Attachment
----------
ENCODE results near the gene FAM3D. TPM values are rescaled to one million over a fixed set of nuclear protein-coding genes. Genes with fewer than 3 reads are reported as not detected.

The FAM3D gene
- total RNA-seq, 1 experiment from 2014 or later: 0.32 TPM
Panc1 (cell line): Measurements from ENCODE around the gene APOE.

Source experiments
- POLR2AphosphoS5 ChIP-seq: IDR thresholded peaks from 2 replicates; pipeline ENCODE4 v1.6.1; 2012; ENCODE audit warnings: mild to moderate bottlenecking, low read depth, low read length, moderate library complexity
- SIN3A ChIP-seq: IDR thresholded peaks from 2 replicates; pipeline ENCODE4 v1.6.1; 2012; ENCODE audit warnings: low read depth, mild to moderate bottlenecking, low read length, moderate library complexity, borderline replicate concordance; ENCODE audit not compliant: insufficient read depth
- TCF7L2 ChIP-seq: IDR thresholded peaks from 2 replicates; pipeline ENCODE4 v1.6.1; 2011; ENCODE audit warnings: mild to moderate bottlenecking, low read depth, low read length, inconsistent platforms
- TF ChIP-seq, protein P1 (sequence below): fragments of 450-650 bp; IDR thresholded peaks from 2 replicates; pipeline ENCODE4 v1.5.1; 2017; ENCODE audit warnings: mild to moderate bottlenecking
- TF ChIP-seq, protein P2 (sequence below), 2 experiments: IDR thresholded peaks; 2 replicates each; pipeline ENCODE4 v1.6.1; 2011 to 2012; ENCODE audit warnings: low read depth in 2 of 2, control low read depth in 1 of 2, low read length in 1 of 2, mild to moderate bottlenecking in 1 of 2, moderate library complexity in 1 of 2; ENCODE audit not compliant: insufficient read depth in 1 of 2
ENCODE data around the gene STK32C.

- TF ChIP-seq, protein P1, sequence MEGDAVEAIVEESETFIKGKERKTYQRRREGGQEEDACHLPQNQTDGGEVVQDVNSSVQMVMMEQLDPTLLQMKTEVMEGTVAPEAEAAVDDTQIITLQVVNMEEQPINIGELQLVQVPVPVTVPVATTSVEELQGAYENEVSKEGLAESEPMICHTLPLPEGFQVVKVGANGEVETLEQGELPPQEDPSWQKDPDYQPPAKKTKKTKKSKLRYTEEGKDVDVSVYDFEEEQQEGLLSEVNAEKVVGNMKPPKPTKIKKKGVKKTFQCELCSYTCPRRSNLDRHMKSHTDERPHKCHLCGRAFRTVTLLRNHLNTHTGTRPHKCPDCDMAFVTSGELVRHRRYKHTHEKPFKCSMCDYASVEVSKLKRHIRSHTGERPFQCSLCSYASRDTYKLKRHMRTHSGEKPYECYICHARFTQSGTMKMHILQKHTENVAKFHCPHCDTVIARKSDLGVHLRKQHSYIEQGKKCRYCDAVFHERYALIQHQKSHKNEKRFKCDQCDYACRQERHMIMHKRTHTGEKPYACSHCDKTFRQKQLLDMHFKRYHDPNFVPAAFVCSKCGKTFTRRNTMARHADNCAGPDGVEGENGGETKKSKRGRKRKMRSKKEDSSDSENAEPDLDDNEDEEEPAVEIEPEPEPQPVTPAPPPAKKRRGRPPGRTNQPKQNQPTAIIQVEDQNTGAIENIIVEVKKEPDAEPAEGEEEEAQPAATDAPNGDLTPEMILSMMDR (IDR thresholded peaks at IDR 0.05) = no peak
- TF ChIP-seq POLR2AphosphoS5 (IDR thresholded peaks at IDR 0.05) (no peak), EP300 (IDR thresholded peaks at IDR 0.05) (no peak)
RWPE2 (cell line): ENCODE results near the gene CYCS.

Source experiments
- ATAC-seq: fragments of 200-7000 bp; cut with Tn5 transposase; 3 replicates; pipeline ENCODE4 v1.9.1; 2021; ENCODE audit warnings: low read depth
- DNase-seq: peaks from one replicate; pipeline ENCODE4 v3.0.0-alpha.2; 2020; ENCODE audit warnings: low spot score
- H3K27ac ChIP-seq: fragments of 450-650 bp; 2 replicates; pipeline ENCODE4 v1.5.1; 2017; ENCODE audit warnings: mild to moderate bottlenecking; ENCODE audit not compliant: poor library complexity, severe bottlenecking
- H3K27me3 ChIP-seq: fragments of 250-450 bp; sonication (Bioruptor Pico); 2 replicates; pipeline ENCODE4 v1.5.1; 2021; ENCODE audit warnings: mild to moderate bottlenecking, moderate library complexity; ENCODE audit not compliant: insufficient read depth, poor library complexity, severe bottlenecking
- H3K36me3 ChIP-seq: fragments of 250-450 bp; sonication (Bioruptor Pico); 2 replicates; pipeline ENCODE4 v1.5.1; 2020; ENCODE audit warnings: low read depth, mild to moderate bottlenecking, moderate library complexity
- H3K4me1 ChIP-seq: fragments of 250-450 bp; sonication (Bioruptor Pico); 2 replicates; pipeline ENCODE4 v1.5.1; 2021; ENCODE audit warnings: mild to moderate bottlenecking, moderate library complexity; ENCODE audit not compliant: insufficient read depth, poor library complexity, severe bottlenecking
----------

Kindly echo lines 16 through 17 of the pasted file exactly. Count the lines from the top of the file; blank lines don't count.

- ATAC-seq: fragments of 200-7000 bp; cut with Tn5 transposase; 3 replicates; pipeline ENCODE4 v1.9.1; 2021; ENCODE audit warnings: low read depth
- DNase-seq: peaks from one replicate; pipeline ENCODE4 v3.0.0-alpha.2; 2020; ENCODE audit warnings: low spot score